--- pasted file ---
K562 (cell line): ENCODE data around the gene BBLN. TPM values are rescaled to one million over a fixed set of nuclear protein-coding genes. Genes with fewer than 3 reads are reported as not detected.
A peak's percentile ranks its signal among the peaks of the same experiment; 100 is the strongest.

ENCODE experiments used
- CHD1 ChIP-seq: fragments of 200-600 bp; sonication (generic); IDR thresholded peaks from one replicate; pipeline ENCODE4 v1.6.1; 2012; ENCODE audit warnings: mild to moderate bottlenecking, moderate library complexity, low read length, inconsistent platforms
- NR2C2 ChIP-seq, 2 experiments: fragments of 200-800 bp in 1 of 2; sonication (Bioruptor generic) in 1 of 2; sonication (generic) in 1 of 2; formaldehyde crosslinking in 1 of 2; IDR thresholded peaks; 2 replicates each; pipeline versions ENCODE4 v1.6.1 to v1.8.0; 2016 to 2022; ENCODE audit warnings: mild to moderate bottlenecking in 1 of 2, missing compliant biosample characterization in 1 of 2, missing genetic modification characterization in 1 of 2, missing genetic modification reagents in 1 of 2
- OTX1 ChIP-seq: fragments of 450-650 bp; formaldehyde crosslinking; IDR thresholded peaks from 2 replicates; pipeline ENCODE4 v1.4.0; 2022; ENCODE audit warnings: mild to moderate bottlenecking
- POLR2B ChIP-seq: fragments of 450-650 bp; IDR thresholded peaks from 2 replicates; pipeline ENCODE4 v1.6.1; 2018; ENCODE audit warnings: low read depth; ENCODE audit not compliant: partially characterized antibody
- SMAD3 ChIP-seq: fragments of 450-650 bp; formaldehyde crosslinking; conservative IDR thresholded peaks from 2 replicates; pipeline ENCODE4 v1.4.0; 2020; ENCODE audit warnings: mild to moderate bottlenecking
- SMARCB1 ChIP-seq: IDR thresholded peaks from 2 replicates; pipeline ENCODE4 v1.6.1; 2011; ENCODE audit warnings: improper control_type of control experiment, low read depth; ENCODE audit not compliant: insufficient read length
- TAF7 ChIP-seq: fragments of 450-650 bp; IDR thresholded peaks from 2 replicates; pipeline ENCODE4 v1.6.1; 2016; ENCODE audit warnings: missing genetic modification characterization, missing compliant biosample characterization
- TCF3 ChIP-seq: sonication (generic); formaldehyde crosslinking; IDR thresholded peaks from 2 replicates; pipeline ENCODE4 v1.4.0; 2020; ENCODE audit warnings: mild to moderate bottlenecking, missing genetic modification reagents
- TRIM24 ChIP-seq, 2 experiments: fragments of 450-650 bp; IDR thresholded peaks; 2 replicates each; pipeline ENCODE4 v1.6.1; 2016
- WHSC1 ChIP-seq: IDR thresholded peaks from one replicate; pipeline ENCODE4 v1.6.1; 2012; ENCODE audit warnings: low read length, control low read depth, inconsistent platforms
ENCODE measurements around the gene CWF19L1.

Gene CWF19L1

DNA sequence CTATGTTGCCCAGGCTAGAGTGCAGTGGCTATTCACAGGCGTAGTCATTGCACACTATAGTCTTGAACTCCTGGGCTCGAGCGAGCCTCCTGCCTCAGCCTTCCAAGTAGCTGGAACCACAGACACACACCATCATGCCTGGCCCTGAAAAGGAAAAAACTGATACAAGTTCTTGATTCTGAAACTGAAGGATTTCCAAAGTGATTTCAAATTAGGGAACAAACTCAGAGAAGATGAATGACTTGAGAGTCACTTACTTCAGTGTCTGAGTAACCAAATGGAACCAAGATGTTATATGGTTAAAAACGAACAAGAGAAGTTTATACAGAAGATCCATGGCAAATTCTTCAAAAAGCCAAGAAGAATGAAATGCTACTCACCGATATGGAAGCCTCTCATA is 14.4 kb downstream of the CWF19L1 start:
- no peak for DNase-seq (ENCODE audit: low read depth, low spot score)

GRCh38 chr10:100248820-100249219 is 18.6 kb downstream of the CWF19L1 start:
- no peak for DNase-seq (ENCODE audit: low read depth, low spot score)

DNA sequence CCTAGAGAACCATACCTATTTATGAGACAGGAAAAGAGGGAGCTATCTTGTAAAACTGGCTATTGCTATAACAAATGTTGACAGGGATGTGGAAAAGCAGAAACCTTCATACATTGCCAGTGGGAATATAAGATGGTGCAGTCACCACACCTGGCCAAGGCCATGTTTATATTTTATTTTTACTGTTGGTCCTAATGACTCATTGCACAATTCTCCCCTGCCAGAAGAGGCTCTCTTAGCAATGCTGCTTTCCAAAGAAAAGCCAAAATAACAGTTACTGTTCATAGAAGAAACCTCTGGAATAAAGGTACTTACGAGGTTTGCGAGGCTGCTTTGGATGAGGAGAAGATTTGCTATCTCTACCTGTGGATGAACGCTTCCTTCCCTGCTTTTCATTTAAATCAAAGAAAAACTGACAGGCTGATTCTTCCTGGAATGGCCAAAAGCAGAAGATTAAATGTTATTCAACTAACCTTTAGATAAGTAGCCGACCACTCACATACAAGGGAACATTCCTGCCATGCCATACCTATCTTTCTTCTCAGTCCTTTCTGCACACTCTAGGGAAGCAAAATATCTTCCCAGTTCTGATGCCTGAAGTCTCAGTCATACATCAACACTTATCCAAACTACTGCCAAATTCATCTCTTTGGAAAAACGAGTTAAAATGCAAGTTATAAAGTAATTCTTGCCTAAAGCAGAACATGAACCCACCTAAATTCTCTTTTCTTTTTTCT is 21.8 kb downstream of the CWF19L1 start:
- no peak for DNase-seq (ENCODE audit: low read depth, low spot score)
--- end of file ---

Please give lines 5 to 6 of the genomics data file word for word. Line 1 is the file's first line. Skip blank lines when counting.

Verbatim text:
- NR2C2 ChIP-seq, 2 experiments: fragments of 200-800 bp in 1 of 2; sonication (Bioruptor generic) in 1 of 2; sonication (generic) in 1 of 2; formaldehyde crosslinking in 1 of 2; IDR thresholded peaks; 2 replicates each; pipeline versions ENCODE4 v1.6.1 to v1.8.0; 2016 to 2022; ENCODE audit warnings: mild to moderate bottlenecking in 1 of 2, missing compliant biosample characterization in 1 of 2, missing genetic modification characterization in 1 of 2, missing genetic modification reagents in 1 of 2
- OTX1 ChIP-seq: fragments of 450-650 bp; formaldehyde crosslinking; IDR thresholded peaks from 2 replicates; pipeline ENCODE4 v1.4.0; 2022; ENCODE audit warnings: mild to moderate bottlenecking